I have stood many times on the red rock by the river, deep in the winter shadows. The sun never touches the base of this Priorat valley during the shortest days of the year. It can be unnervingly quiet down there, but for the pulse of nature.

The horrible truth is the human innate ability to attune senses to that pulse has almost been lost.

I might be there to breathe, to fathom, to be with my family away from stuff and nonsense, or to meditatively, gratefully, stuff my pockets with fir cones and twigs. They are free and plentiful. We use them to light the two wood-burners that warm our farmhouse.

The riverbanks again bear the scars of a recent surge that has moved rocks and wrapped uprooted vegetation high around the waists of the trees strong enough to hold on. The multitude of tan and green cane stalks are splayed in all directions. It is raining hard again right now. The random force of nature will once more reap and remind.

What of this year? It has taken its toll, the darkest year of reckoning during my privileged lifetime. That degree of privilege, my relative security during sixty years on a stable continent, distanced by decades or many kilometres from horror stories, heightens the uncertainty of now. I have no real idea and never had of how desperate and dark life can be. No famine, no war, no earthquakes. Do you?

So I stand on the rock and ask myself - will the pandemic be a catalyst for human re-evaluation? Will it, in tandem with other, stark fundamental facts of life and death, give worth to this unnerving time as a watershed?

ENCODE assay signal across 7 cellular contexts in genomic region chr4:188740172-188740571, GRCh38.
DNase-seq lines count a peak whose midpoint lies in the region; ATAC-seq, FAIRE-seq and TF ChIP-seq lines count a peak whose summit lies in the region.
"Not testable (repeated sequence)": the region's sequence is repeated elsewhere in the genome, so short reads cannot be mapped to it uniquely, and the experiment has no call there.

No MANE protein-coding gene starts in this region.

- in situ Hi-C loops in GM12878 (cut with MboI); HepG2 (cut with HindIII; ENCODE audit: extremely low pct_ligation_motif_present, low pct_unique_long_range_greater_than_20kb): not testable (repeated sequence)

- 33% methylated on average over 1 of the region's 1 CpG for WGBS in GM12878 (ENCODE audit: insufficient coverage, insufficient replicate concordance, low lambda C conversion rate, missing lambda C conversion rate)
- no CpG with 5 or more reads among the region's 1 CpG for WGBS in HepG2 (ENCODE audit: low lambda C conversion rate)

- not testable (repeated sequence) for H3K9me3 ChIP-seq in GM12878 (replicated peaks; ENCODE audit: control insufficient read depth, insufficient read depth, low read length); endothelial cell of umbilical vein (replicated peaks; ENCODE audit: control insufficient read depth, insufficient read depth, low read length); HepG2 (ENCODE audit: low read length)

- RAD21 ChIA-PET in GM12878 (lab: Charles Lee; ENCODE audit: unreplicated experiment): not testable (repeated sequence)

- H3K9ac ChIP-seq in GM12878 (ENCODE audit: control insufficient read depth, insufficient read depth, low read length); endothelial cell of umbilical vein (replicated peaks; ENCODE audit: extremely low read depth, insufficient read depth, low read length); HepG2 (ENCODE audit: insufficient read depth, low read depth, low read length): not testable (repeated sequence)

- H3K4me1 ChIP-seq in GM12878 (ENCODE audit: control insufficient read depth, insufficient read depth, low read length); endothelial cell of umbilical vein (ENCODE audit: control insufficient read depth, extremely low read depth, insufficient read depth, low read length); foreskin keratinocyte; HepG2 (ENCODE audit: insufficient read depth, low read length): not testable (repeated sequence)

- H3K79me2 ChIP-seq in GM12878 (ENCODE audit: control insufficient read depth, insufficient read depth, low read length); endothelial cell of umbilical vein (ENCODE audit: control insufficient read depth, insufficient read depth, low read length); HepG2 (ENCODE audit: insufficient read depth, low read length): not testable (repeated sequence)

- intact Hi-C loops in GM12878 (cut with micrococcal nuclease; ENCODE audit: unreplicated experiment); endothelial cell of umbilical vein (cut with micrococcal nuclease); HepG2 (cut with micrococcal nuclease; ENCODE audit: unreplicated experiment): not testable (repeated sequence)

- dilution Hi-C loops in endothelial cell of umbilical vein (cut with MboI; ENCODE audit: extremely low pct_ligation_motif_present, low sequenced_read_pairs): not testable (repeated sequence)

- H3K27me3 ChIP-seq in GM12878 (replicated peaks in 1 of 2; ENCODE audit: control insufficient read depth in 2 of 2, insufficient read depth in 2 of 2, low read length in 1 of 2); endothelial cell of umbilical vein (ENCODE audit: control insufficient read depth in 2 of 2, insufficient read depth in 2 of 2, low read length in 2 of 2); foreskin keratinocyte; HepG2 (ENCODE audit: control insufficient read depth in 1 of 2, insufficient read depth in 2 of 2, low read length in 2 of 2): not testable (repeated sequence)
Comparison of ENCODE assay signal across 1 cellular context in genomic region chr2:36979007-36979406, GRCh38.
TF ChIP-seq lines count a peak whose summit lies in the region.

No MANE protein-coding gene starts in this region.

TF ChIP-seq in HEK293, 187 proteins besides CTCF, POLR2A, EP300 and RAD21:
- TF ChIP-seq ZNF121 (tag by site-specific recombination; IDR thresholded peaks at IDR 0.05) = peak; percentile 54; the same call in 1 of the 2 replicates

Watershed. Noun. Cambridge dictionary definition - an event or period that is important because it represents a big change in what or how people do or think about something.

Pre-Covid it was becoming nigh impossible to manage the noise, the incessant bombardment of information and misinformation, the fudging of the lines between fact and fiction. I firmly believe we were becoming numb. The duvet over the head was preferable to trying to take any of it to heart, or head.

So, is this a watershed? Are we all in this together and will learn from it? Will we really start to question and change? Or as we emerge in 2021 will it be business as usual, the world that was?

You may well be asking where, suddenly, all the money is coming from? And – hang on a minute - how is it possible that the 2000+ dollar billionaires have grown considerably wealthier during the pandemic?

We really need to take ourselves to task on so many levels. Here’s a random one: What sane species would have as one of its key economic drivers - $100 billion annually and rising – the manufacture of armaments, the means to kill one another?

But back to the pulse that I can barely feel. The real world is populated by so many more beings than us humans, living things that have so much to teach, are so deserving of our care and respect and on whom, ultimately, our collective survival depends.

How on Earth do we stop species loss? We are heading headlong for the sixth mass extinction on this planet and are wholly responsible.

At the most conservative estimates, during the months we have been living through the trauma of pandemic, more than 10,000 other species have died out.

Yet science shows us, once again, what we are capable of when we put our minds to it. That needs to encompass our hearts too.

So feel your pulse. You are alive and can stand up. Be active. May 2021 bring positives, love for all life and rapid, fundamental, sustaining protections and change.

Keep safe.

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